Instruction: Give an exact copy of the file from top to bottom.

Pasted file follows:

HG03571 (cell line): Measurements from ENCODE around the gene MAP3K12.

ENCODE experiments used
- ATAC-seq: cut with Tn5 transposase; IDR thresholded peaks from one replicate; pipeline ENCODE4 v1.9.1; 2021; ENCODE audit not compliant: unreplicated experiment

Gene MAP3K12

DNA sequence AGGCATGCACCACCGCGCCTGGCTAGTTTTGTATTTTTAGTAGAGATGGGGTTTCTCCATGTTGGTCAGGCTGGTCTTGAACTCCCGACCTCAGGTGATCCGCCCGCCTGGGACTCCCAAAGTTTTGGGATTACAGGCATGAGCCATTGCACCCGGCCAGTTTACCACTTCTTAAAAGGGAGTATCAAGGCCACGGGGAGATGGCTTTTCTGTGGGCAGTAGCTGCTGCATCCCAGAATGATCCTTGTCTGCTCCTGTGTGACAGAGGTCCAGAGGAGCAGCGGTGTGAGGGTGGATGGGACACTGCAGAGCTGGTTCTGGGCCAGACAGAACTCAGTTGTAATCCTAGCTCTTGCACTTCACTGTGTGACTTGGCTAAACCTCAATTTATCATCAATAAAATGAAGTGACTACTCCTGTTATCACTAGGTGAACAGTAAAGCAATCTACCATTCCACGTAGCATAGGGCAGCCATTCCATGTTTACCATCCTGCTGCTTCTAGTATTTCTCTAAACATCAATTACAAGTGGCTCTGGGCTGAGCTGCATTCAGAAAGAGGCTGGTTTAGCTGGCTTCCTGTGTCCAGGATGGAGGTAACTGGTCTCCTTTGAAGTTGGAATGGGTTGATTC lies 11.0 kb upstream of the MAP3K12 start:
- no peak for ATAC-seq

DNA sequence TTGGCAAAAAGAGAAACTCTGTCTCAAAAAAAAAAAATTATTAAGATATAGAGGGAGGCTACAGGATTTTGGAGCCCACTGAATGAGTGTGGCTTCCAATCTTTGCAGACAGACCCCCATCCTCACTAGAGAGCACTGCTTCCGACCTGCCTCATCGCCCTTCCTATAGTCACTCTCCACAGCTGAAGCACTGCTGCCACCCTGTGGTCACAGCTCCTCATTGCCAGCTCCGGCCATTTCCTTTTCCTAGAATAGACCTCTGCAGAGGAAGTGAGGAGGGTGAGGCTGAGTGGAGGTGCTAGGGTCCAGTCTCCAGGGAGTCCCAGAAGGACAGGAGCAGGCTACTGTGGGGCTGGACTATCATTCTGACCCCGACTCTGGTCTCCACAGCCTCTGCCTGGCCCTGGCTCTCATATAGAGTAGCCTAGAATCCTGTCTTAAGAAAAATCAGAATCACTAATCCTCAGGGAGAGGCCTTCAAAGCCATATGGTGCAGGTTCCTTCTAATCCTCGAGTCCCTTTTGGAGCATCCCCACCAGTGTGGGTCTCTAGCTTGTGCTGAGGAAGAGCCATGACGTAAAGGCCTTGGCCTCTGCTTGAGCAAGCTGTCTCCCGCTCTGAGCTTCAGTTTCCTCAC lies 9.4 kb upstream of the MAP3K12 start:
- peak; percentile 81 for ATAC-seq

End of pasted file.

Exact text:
HG03571 (cell line): Measurements from ENCODE around the gene MAP3K12.

ENCODE experiments used
- ATAC-seq: cut with Tn5 transposase; IDR thresholded peaks from one replicate; pipeline ENCODE4 v1.9.1; 2021; ENCODE audit not compliant: unreplicated experiment

Gene MAP3K12

DNA sequence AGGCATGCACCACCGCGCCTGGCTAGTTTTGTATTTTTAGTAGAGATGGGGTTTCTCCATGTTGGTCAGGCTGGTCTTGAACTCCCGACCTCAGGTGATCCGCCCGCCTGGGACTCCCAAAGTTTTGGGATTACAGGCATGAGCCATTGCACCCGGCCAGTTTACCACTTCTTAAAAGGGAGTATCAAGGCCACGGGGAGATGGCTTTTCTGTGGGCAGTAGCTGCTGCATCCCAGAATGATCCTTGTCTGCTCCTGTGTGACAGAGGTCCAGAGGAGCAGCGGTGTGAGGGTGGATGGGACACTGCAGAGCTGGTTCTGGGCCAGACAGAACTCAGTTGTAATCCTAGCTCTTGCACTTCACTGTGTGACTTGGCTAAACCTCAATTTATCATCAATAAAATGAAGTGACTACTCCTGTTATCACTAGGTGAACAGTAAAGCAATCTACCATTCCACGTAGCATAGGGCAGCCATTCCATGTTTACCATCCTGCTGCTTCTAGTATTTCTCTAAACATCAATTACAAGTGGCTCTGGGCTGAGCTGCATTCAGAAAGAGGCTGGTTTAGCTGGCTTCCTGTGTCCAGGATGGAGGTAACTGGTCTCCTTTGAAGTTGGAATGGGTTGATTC lies 11.0 kb upstream of the MAP3K12 start:
- no peak for ATAC-seq

DNA sequence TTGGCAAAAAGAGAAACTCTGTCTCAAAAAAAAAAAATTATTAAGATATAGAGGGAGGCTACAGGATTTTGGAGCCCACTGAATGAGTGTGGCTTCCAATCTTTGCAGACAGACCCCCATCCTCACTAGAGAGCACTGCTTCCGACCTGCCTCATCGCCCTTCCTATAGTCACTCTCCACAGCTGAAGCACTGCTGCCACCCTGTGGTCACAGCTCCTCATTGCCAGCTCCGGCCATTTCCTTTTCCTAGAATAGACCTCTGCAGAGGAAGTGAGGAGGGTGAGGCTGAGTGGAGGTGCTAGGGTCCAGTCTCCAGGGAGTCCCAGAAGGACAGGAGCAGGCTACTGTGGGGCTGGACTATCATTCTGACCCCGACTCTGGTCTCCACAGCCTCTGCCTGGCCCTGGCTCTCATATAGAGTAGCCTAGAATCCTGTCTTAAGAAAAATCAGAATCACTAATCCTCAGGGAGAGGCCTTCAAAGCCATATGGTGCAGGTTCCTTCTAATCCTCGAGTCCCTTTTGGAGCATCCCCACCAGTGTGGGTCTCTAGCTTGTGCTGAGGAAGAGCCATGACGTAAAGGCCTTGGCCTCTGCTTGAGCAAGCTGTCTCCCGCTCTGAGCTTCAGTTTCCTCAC lies 9.4 kb upstream of the MAP3K12 start:
- peak; percentile 81 for ATAC-seq